I understand that Simrad ForwardScan will have the same range and depth limitations, but maybe their engineers can tweak a clearer bottom profile out of a similar sonar beam, or maybe there's something quite different about their beam. There's a lot of nuance to this technology that we may never know, but we will eventually see the results. And let's not forget that Garmin's active sonar team has access to the assets of FLS developer Interphase, or that Furuno also seems to have relevant intellectual property and once previewed the intriguing FL-7000. Raymarine is no sonar slouch either, and the impressive seeming CPT-120 CHIRP sonar and downview transducer is also going in poor Gizmo's bottom.

Finally, it's fun to see what's possible with a large budget for complex FLS transducers and processors. Gemeco reports that the $10,000 EchoPilot FLS 3D is also doing well (in a much smaller market) and the FarSounder demo videos are ever more impressive, with a claimed 3D 1/2 mile range even at 25 knots (though at about 10x the cost). It's also possible to put a high-end multibeam sonar into a superyacht tender and send the data back to the mother ship over WiFi, which is what's happening with a new WASSP feature illustrated below. (Come to think of it, most any tender could be equipped with the recently discussed SonarPhone T-Box.) Do you see some form of forward looking sonar in your boating future?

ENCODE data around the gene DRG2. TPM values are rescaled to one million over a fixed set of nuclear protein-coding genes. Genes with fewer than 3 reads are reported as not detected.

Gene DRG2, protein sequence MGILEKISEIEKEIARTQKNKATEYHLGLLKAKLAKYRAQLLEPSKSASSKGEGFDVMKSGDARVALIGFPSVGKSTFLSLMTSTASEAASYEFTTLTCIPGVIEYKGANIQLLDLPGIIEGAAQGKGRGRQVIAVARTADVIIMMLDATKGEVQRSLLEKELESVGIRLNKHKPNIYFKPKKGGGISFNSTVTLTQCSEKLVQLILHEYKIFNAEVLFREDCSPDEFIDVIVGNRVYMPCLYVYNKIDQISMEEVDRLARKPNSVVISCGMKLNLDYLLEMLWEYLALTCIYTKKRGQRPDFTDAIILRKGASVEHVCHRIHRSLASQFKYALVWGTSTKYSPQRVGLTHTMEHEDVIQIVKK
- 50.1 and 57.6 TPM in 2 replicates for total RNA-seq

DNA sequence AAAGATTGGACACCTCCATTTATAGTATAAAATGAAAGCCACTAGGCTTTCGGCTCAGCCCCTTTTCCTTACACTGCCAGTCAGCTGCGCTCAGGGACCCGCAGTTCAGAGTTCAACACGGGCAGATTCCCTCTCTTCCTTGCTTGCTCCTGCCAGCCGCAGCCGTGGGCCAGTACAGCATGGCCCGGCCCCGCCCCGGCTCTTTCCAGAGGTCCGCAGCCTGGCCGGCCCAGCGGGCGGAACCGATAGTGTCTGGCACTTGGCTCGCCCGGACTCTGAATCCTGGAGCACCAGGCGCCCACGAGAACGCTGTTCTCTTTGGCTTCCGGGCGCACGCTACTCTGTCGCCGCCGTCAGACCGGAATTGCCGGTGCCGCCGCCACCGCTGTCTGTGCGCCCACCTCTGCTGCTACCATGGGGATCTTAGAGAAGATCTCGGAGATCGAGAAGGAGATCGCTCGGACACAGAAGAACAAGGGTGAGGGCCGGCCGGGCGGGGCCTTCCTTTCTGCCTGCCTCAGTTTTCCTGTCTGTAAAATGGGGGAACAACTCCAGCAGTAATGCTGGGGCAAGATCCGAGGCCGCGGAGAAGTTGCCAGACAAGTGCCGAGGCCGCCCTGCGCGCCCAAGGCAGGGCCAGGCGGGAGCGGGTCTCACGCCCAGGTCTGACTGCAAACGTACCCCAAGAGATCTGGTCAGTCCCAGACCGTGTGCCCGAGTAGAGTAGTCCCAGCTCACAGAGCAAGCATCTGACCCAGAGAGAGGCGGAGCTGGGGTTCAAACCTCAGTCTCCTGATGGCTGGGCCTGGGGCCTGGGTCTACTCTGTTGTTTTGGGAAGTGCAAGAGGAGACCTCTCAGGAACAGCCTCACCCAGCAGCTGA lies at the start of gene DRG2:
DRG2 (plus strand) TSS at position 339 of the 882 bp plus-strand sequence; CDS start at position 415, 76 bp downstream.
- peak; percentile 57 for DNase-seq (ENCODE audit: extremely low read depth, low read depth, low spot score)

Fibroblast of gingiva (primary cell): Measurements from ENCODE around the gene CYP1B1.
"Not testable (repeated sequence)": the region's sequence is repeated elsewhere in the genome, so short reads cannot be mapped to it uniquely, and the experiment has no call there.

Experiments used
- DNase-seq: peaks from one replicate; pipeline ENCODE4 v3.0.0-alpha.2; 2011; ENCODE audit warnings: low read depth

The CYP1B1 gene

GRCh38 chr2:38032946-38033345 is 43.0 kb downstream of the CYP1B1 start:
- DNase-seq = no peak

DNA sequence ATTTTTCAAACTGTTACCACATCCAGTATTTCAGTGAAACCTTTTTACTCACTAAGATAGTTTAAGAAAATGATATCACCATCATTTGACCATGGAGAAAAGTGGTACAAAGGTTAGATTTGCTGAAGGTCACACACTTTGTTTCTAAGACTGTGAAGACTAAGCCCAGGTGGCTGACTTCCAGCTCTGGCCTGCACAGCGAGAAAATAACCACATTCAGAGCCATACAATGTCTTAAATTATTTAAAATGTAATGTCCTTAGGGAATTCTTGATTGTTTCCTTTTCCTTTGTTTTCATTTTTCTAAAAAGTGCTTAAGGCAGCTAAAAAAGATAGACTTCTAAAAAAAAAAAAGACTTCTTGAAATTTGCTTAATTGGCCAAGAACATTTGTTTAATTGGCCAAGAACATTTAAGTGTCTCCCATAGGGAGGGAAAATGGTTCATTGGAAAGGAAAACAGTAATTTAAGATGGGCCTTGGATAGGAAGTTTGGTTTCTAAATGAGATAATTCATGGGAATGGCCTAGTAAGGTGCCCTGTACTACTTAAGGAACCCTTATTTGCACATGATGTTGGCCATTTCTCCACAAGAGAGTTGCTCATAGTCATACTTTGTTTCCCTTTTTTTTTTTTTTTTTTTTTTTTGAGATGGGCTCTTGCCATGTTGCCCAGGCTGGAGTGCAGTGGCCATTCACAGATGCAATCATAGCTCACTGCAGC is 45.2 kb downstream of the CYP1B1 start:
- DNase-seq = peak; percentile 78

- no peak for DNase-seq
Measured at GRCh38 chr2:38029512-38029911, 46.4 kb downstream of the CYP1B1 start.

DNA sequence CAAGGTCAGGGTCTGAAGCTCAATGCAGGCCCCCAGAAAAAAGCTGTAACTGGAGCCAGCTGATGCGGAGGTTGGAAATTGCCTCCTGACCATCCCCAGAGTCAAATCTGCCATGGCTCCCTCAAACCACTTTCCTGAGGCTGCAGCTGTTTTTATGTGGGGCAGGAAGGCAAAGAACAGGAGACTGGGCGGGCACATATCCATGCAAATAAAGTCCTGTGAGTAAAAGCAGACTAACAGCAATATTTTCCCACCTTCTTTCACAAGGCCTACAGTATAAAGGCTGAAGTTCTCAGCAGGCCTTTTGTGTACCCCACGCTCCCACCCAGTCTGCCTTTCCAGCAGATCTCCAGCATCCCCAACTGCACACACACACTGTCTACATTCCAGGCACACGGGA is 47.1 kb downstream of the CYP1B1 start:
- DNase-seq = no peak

WASSP Wireless.jpg

Comments

I can't see the point really with these "forward looking sonars".

You mention a price figure of 10,000 USD, for this amount you can fetch either a Furuno or Wesmar entry-level sonar like the CH-250/300. Wesmar has got similar offerings and also Suzuki has perfectly good competing product for less than 10k.

A true omnibeam 2D sonar will give you much more bang for the buck. People wrongfully think of the 2D sonarheads as crippled, but the tilting feature is a powerful thing and since acoustic wave propagation is rather inexact to begin with and the beam diameter of most transducerheads is rather wide an experienced operator can easily interpret the 2D omnibeam into a 3D view of seafloor ahead.